In response to an advanced notice of proposed rulemaking on the use of metadata standards to support health data exchange, CHIME is urging government officials “to study the complex issues more closely and to work with industry partners to develop and test metadata standards before considering any broader action,” the organization stated.
In comments it submitted, the organization told ONC that “current thinking around metadata standards needs further investigation through established processes before being codified into regulations.”
Two initiatives being undertaken by ONC to help inform metadata and health information exchange include Query Health and Data Segmentation. Together, these pilot projects are expected to advance understanding of how metadata could be used within healthcare, “but they are very early in development,” CHIME notes.
“CHIME believes that these and other initiatives hold promise, but that metadata standards being currently considered for use are underdeveloped. CHIME recommends that ONC investigate metadata standards using an inclusive volunteer network of technical experts established through the Standards & Interoperability (S&I) Framework.”
“Presently, we do not believe there is consensus around HL7 CDA R2 header syntax, or any other metadata standards, that could be implemented across the healthcare ecosystem in time for Stage 2 Meaningful Use,” the group said in comments submitted Wednesday.
“CHIME recommends that ONC push forward with Query Health, Data Segmentation and other initiatives relating to metadata inside the established Standards & Interoperability (S&I) Framework in order to fully vet the range of possible standards and assemble the needed implementation processes.”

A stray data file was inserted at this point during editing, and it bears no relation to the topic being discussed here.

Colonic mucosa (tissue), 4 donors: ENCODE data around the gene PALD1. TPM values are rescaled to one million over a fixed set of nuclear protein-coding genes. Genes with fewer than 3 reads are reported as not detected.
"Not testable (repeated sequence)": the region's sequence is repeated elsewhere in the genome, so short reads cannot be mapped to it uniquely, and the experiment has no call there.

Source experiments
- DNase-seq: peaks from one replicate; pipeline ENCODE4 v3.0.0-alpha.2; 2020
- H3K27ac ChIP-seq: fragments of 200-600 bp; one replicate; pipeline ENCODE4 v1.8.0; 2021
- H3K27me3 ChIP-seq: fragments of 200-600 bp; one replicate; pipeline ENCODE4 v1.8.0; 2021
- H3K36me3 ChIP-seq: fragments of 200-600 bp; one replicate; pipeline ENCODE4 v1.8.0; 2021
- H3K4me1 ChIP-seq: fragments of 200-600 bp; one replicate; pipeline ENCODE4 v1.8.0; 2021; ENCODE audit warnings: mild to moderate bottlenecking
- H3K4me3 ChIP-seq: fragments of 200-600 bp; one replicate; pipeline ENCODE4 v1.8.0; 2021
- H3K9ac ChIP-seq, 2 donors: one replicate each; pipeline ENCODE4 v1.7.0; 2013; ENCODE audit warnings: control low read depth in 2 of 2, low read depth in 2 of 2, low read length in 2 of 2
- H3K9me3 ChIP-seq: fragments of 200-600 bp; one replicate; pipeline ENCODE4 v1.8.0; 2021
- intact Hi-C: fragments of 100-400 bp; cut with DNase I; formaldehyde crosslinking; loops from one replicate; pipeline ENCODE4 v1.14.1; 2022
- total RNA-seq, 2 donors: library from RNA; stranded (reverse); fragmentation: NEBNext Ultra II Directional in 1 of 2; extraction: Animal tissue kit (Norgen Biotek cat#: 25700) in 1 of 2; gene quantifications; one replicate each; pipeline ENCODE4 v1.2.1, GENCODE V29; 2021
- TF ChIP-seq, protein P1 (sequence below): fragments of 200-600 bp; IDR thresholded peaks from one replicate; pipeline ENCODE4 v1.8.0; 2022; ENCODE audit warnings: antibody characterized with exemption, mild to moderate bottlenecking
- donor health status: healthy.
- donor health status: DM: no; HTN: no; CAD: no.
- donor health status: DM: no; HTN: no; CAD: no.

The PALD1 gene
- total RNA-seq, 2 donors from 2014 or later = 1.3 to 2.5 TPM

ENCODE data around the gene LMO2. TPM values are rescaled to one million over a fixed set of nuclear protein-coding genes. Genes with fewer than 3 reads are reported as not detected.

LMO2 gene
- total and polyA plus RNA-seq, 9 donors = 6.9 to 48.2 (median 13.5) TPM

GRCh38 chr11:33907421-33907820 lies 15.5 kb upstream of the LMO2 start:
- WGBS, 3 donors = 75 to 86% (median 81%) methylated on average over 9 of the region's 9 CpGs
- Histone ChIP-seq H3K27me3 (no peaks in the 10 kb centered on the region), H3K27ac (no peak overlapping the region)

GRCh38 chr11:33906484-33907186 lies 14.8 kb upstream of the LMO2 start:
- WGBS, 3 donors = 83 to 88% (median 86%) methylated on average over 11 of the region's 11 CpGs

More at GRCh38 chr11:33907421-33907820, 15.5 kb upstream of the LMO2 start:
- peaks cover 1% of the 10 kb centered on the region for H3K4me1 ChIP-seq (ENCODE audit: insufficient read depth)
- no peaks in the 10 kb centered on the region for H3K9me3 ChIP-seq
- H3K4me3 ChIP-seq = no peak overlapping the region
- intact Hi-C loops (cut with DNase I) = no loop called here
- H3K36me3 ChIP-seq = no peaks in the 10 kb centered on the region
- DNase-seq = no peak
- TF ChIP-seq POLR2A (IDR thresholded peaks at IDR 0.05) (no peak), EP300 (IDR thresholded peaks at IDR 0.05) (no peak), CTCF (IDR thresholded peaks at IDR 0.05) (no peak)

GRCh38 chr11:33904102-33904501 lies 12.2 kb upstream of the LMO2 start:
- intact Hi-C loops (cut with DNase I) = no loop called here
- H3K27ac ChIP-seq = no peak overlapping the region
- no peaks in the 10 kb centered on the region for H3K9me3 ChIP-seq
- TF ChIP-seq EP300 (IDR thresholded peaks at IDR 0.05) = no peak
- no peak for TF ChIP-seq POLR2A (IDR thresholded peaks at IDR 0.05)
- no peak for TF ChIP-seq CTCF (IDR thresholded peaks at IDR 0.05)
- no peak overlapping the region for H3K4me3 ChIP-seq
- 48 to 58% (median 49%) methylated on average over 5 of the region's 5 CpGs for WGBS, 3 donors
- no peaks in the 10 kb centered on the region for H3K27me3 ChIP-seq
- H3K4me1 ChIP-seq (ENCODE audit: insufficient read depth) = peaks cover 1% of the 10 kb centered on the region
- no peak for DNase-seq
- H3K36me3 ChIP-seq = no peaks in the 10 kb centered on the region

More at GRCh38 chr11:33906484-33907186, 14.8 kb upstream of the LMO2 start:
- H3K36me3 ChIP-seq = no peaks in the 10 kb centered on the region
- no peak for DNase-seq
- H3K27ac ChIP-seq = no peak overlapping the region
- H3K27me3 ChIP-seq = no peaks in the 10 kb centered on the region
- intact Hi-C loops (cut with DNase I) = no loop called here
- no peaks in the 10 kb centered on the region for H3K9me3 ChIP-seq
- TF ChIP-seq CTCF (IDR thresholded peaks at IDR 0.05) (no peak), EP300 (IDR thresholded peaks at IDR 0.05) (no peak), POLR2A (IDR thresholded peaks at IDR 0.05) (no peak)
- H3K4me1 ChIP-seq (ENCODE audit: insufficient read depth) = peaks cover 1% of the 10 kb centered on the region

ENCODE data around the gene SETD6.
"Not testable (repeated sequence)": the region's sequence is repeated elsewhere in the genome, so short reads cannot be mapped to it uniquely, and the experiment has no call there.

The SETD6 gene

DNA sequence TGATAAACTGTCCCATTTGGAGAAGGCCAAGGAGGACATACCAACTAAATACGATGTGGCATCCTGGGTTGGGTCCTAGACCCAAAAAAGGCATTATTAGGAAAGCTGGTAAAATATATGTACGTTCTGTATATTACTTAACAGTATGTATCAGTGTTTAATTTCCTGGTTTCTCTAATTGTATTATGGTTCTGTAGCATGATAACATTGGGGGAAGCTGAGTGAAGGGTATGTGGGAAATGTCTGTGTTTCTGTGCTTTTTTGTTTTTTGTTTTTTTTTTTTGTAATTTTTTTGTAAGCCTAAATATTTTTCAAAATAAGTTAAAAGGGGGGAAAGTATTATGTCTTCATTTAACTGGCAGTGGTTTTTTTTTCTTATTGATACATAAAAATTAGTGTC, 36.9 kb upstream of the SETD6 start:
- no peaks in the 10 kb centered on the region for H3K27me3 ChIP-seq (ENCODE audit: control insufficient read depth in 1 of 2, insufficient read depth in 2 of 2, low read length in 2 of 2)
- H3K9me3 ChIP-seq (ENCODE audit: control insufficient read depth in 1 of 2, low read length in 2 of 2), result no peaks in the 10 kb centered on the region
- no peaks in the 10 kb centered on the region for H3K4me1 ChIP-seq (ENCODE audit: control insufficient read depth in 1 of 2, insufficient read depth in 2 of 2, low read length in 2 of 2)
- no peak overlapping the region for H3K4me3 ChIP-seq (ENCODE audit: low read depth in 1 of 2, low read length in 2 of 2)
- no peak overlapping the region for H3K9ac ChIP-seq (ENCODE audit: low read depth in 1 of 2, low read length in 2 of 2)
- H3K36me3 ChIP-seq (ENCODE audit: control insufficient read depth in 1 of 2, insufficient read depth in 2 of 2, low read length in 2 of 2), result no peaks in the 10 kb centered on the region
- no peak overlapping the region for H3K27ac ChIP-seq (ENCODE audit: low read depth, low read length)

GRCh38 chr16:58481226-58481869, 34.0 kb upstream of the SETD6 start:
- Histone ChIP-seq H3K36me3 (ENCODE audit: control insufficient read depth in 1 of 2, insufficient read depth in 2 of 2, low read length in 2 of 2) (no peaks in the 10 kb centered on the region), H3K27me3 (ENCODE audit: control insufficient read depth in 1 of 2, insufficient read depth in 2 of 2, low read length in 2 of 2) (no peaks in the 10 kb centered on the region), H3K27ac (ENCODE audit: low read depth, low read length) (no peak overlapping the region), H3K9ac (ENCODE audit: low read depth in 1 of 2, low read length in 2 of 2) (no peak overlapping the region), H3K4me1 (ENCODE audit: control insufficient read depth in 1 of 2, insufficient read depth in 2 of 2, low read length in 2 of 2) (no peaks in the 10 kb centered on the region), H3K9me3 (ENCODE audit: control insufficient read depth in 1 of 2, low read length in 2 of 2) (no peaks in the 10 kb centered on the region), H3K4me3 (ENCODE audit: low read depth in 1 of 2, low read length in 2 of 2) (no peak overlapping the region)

“For those of us working on expedient and scalable ways to do agnostic EHR-to-EHR CCD (CDA family) exchanges, metadata is a very important component to get right,” said George Hickman, EVP and CIO at Albany Medical Center. “We’re making strides in New York to demonstrate use cases with implementable outcomes for exchange, but to undertake an industry-wide pilot project that requires vendors to develop and providers to implement metadata standards is more than a stretch.”
Instead, CHIME urges ONC to use its existing channels of collaboration to test standards and protocols more extensively in preparation for Stage 3 of Meaningful Use.
“What we’re saying is not news to ONC,” said Sharon Canner, senior director of advocacy programs with CHIME. “In June, the HIT Standards Committee recommended that ONC conduct further testing and evaluation prior to proposing any metadata standards in rulemaking.”
Because CHIME agrees with ONC that metadata holds great promise to help advance electronic health information exchange across a variety of different exchange architectures, CHIME also offered its services to assist ONC in establishing implementation guidelines to ensure that protocols can scale across the provider community.